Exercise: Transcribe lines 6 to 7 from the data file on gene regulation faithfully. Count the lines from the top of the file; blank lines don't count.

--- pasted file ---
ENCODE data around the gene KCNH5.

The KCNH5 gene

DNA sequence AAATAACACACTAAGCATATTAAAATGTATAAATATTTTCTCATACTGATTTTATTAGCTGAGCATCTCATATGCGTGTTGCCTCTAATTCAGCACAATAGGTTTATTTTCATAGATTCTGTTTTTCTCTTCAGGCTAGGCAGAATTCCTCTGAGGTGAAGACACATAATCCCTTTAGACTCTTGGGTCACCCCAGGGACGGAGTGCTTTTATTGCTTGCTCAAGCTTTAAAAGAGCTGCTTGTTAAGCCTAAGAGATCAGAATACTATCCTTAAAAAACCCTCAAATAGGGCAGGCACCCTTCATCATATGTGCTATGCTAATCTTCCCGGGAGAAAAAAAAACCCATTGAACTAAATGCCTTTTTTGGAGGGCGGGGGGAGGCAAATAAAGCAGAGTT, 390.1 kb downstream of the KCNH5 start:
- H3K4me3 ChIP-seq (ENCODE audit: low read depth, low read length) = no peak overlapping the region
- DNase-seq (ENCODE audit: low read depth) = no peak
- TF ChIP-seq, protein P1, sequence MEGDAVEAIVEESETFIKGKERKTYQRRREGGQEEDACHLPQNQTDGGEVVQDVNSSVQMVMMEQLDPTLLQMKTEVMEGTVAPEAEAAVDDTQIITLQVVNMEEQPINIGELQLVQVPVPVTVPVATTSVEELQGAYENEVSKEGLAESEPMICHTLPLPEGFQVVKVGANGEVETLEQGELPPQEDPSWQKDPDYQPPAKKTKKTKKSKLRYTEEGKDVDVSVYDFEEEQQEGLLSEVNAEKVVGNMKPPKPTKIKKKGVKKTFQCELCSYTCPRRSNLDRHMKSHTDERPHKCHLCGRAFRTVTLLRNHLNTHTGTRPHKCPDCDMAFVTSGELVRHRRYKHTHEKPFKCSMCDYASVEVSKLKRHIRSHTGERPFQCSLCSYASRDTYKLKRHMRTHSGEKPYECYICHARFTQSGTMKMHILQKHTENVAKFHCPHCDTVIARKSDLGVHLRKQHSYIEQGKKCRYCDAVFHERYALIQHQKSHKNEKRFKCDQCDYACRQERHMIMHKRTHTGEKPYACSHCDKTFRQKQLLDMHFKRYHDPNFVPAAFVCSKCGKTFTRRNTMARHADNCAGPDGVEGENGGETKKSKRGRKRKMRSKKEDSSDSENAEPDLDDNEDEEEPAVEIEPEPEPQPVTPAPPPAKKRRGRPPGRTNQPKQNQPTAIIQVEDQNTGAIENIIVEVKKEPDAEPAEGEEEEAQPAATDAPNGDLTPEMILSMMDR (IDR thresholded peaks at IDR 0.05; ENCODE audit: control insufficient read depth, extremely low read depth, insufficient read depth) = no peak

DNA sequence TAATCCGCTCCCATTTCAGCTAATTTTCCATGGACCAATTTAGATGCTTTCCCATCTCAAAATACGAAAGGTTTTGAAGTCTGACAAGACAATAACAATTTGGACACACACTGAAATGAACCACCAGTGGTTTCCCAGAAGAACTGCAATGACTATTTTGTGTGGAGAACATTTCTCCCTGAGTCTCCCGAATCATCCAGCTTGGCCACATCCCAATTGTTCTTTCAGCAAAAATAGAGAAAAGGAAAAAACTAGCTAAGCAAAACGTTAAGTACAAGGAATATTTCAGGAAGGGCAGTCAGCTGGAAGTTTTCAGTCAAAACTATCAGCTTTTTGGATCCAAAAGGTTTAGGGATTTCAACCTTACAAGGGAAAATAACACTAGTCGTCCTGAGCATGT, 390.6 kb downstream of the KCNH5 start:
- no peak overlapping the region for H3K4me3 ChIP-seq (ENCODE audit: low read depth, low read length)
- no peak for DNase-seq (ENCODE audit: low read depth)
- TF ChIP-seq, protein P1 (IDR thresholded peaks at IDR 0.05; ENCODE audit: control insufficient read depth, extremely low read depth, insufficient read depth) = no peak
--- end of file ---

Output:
- TF ChIP-seq, protein P1, sequence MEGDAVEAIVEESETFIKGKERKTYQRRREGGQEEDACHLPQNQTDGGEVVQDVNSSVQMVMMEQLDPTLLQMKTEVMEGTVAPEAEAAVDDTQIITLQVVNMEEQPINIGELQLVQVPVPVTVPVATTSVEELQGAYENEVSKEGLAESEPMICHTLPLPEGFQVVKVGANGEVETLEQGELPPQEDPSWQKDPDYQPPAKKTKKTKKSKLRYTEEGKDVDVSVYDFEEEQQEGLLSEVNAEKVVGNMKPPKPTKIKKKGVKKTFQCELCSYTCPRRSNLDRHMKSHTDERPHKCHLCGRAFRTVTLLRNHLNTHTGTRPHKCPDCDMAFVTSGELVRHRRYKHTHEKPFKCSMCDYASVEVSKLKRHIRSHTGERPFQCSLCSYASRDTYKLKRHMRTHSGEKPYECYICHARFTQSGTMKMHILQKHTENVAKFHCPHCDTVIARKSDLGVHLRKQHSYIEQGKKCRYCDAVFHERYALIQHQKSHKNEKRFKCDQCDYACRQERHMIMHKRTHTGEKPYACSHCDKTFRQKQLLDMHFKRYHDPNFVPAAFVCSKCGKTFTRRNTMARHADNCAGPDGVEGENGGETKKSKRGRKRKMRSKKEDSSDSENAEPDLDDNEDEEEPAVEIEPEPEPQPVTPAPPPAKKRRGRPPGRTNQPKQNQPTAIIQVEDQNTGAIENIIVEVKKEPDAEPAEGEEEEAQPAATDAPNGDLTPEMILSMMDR (IDR thresholded peaks at IDR 0.05; ENCODE audit: control insufficient read depth, extremely low read depth, insufficient read depth) = no peak

DNA sequence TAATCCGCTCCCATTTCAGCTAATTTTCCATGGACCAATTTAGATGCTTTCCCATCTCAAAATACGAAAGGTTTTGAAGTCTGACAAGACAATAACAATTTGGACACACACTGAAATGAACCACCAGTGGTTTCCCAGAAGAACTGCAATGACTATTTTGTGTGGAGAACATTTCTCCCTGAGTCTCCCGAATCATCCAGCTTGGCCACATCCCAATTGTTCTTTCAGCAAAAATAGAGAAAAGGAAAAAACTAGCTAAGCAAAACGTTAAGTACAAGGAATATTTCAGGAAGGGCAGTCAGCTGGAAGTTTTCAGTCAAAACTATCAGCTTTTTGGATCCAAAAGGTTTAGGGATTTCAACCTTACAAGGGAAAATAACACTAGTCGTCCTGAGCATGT, 390.6 kb downstream of the KCNH5 start: